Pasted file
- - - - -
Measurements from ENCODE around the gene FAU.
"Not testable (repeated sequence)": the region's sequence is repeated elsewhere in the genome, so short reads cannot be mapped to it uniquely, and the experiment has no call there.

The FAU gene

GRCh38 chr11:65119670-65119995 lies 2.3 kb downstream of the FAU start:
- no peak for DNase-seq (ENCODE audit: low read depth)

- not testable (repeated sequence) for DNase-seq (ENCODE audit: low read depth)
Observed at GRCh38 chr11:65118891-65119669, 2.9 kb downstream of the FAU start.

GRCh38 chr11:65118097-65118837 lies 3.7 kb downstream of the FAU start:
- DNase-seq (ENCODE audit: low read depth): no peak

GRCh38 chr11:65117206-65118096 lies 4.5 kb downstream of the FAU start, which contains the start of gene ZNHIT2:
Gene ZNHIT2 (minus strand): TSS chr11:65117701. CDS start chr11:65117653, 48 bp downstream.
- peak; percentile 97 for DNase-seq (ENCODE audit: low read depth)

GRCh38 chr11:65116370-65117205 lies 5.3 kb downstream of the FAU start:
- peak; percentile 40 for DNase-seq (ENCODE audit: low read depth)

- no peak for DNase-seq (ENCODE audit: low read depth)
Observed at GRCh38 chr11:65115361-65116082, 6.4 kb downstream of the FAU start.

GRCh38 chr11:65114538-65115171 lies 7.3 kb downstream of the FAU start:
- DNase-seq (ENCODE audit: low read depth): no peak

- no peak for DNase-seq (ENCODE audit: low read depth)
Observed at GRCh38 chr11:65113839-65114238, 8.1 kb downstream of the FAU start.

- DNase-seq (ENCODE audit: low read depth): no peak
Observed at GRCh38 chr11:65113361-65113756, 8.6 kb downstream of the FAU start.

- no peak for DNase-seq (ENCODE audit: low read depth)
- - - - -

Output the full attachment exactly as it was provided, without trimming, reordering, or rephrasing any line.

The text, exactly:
Measurements from ENCODE around the gene FAU.
"Not testable (repeated sequence)": the region's sequence is repeated elsewhere in the genome, so short reads cannot be mapped to it uniquely, and the experiment has no call there.

The FAU gene

GRCh38 chr11:65119670-65119995 lies 2.3 kb downstream of the FAU start:
- no peak for DNase-seq (ENCODE audit: low read depth)

- not testable (repeated sequence) for DNase-seq (ENCODE audit: low read depth)
Observed at GRCh38 chr11:65118891-65119669, 2.9 kb downstream of the FAU start.

GRCh38 chr11:65118097-65118837 lies 3.7 kb downstream of the FAU start:
- DNase-seq (ENCODE audit: low read depth): no peak

GRCh38 chr11:65117206-65118096 lies 4.5 kb downstream of the FAU start, which contains the start of gene ZNHIT2:
Gene ZNHIT2 (minus strand): TSS chr11:65117701. CDS start chr11:65117653, 48 bp downstream.
- peak; percentile 97 for DNase-seq (ENCODE audit: low read depth)

GRCh38 chr11:65116370-65117205 lies 5.3 kb downstream of the FAU start:
- peak; percentile 40 for DNase-seq (ENCODE audit: low read depth)

- no peak for DNase-seq (ENCODE audit: low read depth)
Observed at GRCh38 chr11:65115361-65116082, 6.4 kb downstream of the FAU start.

GRCh38 chr11:65114538-65115171 lies 7.3 kb downstream of the FAU start:
- DNase-seq (ENCODE audit: low read depth): no peak

- no peak for DNase-seq (ENCODE audit: low read depth)
Observed at GRCh38 chr11:65113839-65114238, 8.1 kb downstream of the FAU start.

- DNase-seq (ENCODE audit: low read depth): no peak
Observed at GRCh38 chr11:65113361-65113756, 8.6 kb downstream of the FAU start.

- no peak for DNase-seq (ENCODE audit: low read depth)